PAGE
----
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tuppance

English translation: tuppence, British currency

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GLOSSARY ENTRY (DERIVED FROM QUESTION BELOW)
English term or phrase:tuppance
English translation:tuppence, British currency
Entered by: RHELLER
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03:43 May 21, 2003
English to English translations [Non-PRO]
/ curancey
English term or phrase: tuppance
money, penny, small amount
melinda
tuppence, British currency
Explanation:
Britain adopted a decimal currency system (100 pence = 1 pound) in 1967 ... 2 d. $, .04,
twopence; "tuppence", silver, 1817-1820, afterwards only collector's proofs and ...

$ .04 twopence;
"tuppence" silver 1817-1820


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Note added at 2003-05-21 03:51:26 (GMT)
--------------------------------------------------

There was no coin for 2d, but you would say that something cost tuppence (as in Mary Poppins, both for seed to \"feed the birds\", and for \"paper and string\" for kites). You would pay for it with two pennies (rather than pence).

http://www.gwydir.demon.co.uk/jo/units/money.htm
Selected response from:

RHELLER
United States
Local time: 22:28
Grading comment
Graded automatically based on peer agreement. KudoZ.
4 KudoZ points were awarded for this answer



Summary of answers provided
3 +22tuppence, British currencyRHELLER
4 +4twopence
Kim Metzger


Discussion entries: 1





  

Answers


6 mins   confidence: Answerer confidence 3/5Answerer confidence 3/5 peer agreement (net): +22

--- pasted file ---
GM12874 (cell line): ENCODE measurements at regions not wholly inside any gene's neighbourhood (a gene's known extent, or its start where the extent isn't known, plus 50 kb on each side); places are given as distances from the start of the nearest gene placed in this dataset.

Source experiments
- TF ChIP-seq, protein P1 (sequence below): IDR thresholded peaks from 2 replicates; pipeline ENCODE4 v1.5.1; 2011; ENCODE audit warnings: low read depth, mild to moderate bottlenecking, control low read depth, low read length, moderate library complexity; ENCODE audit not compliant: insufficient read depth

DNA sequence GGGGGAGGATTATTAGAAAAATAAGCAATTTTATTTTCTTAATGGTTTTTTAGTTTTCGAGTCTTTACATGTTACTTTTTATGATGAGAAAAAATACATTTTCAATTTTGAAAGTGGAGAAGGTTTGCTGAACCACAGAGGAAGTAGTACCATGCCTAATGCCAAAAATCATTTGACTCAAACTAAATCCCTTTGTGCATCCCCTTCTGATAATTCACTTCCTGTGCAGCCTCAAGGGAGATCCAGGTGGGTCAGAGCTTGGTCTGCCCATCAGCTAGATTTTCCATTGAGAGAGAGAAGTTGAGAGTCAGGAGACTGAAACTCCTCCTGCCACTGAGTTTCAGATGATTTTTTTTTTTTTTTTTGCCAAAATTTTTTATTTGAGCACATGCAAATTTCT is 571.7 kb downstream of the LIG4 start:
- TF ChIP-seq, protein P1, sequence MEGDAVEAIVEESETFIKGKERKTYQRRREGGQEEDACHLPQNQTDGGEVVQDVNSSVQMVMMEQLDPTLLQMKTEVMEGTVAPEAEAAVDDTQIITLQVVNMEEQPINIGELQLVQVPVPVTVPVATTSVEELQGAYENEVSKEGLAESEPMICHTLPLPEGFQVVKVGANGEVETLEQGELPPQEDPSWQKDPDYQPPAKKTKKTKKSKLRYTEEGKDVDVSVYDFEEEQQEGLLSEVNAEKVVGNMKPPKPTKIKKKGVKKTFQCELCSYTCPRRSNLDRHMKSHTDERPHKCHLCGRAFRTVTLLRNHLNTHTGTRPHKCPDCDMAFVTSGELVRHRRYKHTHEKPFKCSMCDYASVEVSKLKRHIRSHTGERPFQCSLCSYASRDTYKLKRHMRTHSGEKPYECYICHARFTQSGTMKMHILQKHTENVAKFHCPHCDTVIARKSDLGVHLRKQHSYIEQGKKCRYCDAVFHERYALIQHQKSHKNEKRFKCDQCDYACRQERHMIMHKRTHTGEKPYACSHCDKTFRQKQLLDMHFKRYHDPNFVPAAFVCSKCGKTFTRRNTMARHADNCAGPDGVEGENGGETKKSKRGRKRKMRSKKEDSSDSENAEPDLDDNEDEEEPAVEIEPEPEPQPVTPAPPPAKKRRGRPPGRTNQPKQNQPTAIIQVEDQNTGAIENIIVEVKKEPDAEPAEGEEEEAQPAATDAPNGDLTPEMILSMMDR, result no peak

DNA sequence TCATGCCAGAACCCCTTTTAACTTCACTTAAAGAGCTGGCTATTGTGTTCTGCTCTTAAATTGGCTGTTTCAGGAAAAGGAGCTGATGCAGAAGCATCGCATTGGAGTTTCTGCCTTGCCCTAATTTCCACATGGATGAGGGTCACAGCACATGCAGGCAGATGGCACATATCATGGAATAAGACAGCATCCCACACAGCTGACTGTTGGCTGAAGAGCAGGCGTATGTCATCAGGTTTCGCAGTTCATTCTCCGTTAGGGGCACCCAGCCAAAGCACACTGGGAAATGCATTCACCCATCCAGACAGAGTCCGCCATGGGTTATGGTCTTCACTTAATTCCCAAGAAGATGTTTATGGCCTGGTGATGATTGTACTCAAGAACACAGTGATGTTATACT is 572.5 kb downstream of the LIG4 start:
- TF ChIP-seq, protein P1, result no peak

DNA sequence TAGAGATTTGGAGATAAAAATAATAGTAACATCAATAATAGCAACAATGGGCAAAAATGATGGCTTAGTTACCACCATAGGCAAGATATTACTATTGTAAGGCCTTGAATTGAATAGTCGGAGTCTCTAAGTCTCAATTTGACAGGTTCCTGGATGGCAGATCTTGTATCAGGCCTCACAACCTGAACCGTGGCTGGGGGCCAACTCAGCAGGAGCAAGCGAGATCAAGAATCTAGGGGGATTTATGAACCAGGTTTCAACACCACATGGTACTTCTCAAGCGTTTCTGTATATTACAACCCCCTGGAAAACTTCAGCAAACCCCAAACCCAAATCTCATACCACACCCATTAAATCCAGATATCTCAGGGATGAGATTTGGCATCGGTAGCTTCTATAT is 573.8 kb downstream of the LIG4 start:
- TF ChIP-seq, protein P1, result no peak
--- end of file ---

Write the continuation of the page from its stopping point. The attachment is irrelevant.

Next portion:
tuppence, British currency


Explanation:
Britain adopted a decimal currency system (100 pence = 1 pound) in 1967 ... 2 d. $, .04,
twopence; "tuppence", silver, 1817-1820, afterwards only collector's proofs and ...

$ .04 twopence;
"tuppence" silver 1817-1820


--------------------------------------------------
Note added at 2003-05-21 03:51:26 (GMT)
--------------------------------------------------

There was no coin for 2d, but you would say that something cost tuppence (as in Mary Poppins, both for seed to \"feed the birds\", and for \"paper and string\" for kites). You would pay for it with two pennies (rather than pence).

http://www.gwydir.demon.co.uk/jo/units/money.htm


    Reference: http://www.cyberussr.com/hcunn/gold-bri.html
RHELLER
United States
Local time: 22:28
Native speaker of: Native in EnglishEnglish
PRO pts in pair: 1252
Grading comment
Graded automatically based on peer agreement. KudoZ.

Peer comments on this answer (and responses from the answerer)
agree  Kim Metzger
1 min

agree  xxxIno66
38 mins

agree  PCovs: Let's go fly a kite!
1 hr

agree  EdithK
1 hr

agree  Tanja Abramovic
1 hr

agree  john mason
1 hr

agree  Marie Scarano
1 hr

agree  Steffen Walter
2 hrs

agree  Attila Piróth
2 hrs

agree  Empty Whiskey Glass
2 hrs

agree  Sarah Ponting: Up to the highest heights!
3 hrs

agree  jerrie: 2 old pennies - we now have a 2 pence piece!
3 hrs

agree  J. Leo
4 hrs

agree  vixen
4 hrs

agree  xxxasusisu: rather have "half a sixpence"
4 hrs
  -> thanks to all!

agree  Magdalena_
4 hrs
  -> merci

agree  Spiros Doikas
9 hrs

agree  jccantrell
10 hrs

agree  Nancy Arrowsmith
11 hrs

agree  Bin Zhang
13 hrs

agree  T Crotogino
15 hrs

agree  DGK T-I
1 day17 hrs
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7 mins   confidence: Answerer confidence 4/5Answerer confidence 4/5 peer agreement (net): +4
twopence


Explanation:
The word is spelled tuppence and it was a British coin worth two pennies. The coin is no longer used in the UK since decemilisation in 1971.

--------------------------------------------------
Note added at 2003-05-21 04:00:52 (GMT)
--------------------------------------------------

I stand corrected. As Rita says, there was no coin for two pennies.


    Concise Oxford
Kim Metzger
Mexico
Local time: 23:28
Native speaker of: Native in EnglishEnglish
PRO pts in pair: 2249

Peer comments on this answer (and responses from the answerer)
agree  Tanja Abramovic
1 hr

agree  Empty Whiskey Glass
2 hrs

agree  airmailrpl
9 hrs

agree  DGK T-I: along with ha'penny (half old penny/d), threpenny bit (three old d coin),& farthing (quarter old/d coin)!
1 day18 hrs
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